Let us imagine that we are building a (slightly whimsical) application for visualizing strange attractors, in two and three dimensions [1]. We take for granted the existence of tasks for performing each of these two kinds of visualization.

Like any Envisage application, our application will contain a Plugin instance to expose functionality to other plugins. In this case, we will contribute our two tasks to the Tasks plugin. Because the Tasks plugin is responsible for creating tasks and the windows that contain them, it expects to receive factories for creating Task instances rather than the instances themselves. The TaskFactory class fulfills this role.

With this in mind, we can define a Plugin for our application:

class AttractorsPlugin(Plugin):

    #### 'IPlugin' interface ##############################################

    # The plugin's unique identifier.
    id = 'example.attractors'

    # The plugin's name (suitable for displaying to the user).
    name = 'Attractors'

    #### Contributions to extension points made by this plugin ############

    tasks = List(contributes_to='envisage.ui.tasks.tasks')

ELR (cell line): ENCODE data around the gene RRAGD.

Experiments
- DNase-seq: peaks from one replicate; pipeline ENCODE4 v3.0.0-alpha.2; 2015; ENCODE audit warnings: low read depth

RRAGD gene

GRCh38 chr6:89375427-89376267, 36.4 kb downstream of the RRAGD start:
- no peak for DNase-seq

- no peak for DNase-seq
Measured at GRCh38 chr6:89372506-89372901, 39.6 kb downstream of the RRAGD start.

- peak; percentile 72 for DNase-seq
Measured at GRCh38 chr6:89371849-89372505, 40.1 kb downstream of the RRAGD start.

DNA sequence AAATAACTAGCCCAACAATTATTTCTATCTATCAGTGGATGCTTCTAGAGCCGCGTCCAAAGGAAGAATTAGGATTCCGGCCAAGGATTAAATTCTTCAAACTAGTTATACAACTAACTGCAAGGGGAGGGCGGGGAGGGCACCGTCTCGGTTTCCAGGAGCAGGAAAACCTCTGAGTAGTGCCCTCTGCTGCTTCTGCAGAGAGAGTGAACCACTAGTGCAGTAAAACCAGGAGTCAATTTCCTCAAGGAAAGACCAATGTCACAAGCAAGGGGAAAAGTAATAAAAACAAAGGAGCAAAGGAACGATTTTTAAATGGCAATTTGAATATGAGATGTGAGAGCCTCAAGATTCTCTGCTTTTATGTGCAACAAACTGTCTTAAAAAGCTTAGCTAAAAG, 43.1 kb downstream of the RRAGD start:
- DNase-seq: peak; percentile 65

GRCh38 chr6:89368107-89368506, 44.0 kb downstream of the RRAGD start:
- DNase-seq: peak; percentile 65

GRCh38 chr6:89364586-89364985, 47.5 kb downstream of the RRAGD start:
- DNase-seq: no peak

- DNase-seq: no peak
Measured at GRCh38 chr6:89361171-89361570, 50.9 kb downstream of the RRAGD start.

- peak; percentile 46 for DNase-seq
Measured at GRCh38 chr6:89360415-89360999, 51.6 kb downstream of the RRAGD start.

def _tasks_default(self):
        return [ TaskFactory(id = 'example.attractors.task_2d',
                             name = '2D Visualization',
                             factory = Visualize2dTask),
                 TaskFactory(id = 'example.attractors.task_3d',
                             name = '3D Visualization',
                             factory = Visualize3dTask) ]

Having contributed tasks to the Tasks plugin, we must now specify how the tasks shall be added to windows to constitute our application. We call this specification the application-level layout to distinguish it from the lower-level layout attached to a task. Concretely, an application-level layout consists of a set of TaskWindowLayout objects, each of which indicates which tasks are attached to the window, which task is active in the window, and, optionally, the size and position of the window.